The federal law does not affect the rights of provinces. However the provinces have almost no rights in the matter.

    The provinces have almost no rights because before passing the Constitution Act of 1982 then PM Pierre Trudeau asked the Supreme Court whether he could change the Constitution without the consent of the Provinces.

    The SCC said yes. The feds had to consult the Provinces but having consulted all the feds needed was a law passed in Parliament.

    Some people make a big deal about the fact the law as it was finally passed includes an amending formula which is far more stringent than what the SCC said was required.

    The amending formula is plainly unconstitutional because by requiring a much higher standard to amend the law than was originally required to enact it Parliament in a certain sense abolished democracy.

    A democracy may not abolish itself. That is the upshot of Nuremberg where Germans were punished for following the laws of the otherwise legally established authority.

    The principle that democracy may not abolish itself is contained in the ancient Roman maxim that the health of the Republic is the highest law.

    Therefore the ruling obtained in 1982 to the effect the government must consult the Provinces and then may legislate constitutional change is still the law in Canada.
    Nothing Trudeau did in the Constitution Act did or could change the Supreme Court ruling.

    Quebec or Alberta can leave anytime they get 50% plus one on a clear question, as required by the Clarity Act. However any federal government can amend the Clarity Act at will.

  24. So why aren’t the Democrats demanding that Trudeau turn over power to the winner of the popular vote? Has anyone asked Hillary to step in?

    • Agree: RadicalCenter
  25. @Hail

    A new party could succeed if it represents rural, suburban and blue collar Canadians outside Quebec. It could be the Bloc Quebecois or Parti Quebecois for the rest of us by taking votes from the other three parties outside Quebec.

  26. Hail says: • Website

    Even before this election, support for Alberta separation was at 30% or higher, and afterward the hashtag #Wexit was trending on Twitter

    Twitter thinks this is the top tweet of the day for hastag #Wexit:

    From a tweeter N*****e Von Lanthen, of Toronto (that acc. to her profile).

    In case it goes down, the tweet is simple a cartoon in three parts : [1] a hooded figure labeled ‘Western Separatism,’ [2] “Let’s see who this really is,” [3] the hood removed, the figure is now labeled ‘Oil company propaganda.’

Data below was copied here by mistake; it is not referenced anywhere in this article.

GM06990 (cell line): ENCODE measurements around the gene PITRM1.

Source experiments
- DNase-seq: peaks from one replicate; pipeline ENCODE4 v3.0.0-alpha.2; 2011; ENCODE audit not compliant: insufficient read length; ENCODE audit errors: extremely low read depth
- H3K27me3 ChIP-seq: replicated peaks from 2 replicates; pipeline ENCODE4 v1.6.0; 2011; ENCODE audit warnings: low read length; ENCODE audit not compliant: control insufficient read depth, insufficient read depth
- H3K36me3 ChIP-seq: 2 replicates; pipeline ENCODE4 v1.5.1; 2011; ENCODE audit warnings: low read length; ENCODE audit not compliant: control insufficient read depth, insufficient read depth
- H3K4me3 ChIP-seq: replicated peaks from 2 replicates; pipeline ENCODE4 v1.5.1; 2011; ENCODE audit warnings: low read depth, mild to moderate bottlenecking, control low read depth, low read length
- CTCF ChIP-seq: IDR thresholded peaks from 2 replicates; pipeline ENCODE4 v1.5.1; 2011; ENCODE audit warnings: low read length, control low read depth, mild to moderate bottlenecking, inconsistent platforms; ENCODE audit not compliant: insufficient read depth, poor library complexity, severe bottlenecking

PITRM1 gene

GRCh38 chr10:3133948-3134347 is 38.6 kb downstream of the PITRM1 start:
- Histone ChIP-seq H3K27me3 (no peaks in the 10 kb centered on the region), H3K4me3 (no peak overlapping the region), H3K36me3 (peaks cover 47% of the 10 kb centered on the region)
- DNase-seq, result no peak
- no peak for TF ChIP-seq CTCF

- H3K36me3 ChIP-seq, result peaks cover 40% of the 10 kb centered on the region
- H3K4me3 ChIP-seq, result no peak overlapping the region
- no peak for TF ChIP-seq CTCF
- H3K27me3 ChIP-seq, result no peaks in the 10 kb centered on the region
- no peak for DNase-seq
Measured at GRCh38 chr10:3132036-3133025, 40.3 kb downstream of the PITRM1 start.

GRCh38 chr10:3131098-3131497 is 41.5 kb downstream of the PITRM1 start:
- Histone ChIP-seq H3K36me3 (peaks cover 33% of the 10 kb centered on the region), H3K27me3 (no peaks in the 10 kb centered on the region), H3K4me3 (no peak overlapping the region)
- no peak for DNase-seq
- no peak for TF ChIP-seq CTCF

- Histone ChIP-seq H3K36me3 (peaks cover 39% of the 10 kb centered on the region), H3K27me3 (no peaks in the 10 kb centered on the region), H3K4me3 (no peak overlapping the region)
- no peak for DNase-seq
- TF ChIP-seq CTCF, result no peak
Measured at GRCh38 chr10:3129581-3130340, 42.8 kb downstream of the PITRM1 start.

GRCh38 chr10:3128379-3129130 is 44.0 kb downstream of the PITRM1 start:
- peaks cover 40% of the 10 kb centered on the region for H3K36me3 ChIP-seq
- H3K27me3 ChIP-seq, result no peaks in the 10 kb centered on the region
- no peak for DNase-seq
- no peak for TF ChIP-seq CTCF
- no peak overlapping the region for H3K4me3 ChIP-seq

This same person has a recent tweet saying:

    DNA Results from Ancestry changed again. Yay, I’m back to having more Irish in my past. #bringonStPattysDay

    France 41%
    Ireland & Scotland 39%
    England, Wales, NW Europe 17%
    Germanic Europe 3%

    Not sure how to interpret that. I wonder if she would agree that Irish separatism of eras past was also [Insert Industry] Propaganda? “Oh, that‘s different.” It is?

  27. @RadicalCenter

    Perhaps an interstate compact could be used to achieve this.

    My sense is that the Deep State has gotten to the point that they would not accept secession, even if a state like Vermont or California or a province like Quebec or Alberta tried to do it.

    They would sense (correctly) that any permitted secession would be contagious in North America.

    Their true loyalty lies not with woke ideology but rather with raw power and the related skim/scam, and they want as many victims as possible.

    There are no adults on their side of the room–so there could not be a reasonable negotiation with a win/win outcome.

    I would love to be proven wrong, whether in Canada or the US, but I think the formula will be secession = war, regardless of whatever laws or other considerations are in play.

    • Replies: @Anonymous
  28. Hail says: • Website

    Kevin Michael Grace on the Luke Ford Show, Oct. 23, 2019, speaking about this essay:

    Luke Ford: Kevin, you published a long essay in VDare about Canada’s elections —

    Kevin Michael Grace: Yeah. It was originally going to be called, “Will the Canadian Union Survive until 2024?” which is a reference to the famous book by Andrei Amalrik, called “Will the Soviet Union survive until 1984?” …